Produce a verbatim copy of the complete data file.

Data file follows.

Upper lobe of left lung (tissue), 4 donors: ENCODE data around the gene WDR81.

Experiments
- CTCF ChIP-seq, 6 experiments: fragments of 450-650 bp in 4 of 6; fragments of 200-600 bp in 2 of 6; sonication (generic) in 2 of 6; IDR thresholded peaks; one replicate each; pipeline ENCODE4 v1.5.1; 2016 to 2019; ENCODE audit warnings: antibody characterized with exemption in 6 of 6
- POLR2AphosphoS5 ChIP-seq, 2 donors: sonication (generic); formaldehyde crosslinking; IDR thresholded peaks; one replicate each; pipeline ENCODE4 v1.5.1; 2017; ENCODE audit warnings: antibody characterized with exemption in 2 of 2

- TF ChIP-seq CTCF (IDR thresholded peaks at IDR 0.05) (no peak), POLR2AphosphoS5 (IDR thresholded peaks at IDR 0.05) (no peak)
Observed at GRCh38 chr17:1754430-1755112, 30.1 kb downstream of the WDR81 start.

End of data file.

Upper lobe of left lung (tissue), 4 donors: ENCODE data around the gene WDR81.

Experiments
- CTCF ChIP-seq, 6 experiments: fragments of 450-650 bp in 4 of 6; fragments of 200-600 bp in 2 of 6; sonication (generic) in 2 of 6; IDR thresholded peaks; one replicate each; pipeline ENCODE4 v1.5.1; 2016 to 2019; ENCODE audit warnings: antibody characterized with exemption in 6 of 6
- POLR2AphosphoS5 ChIP-seq, 2 donors: sonication (generic); formaldehyde crosslinking; IDR thresholded peaks; one replicate each; pipeline ENCODE4 v1.5.1; 2017; ENCODE audit warnings: antibody characterized with exemption in 2 of 2

- TF ChIP-seq CTCF (IDR thresholded peaks at IDR 0.05) (no peak), POLR2AphosphoS5 (IDR thresholded peaks at IDR 0.05) (no peak)
Observed at GRCh38 chr17:1754430-1755112, 30.1 kb downstream of the WDR81 start.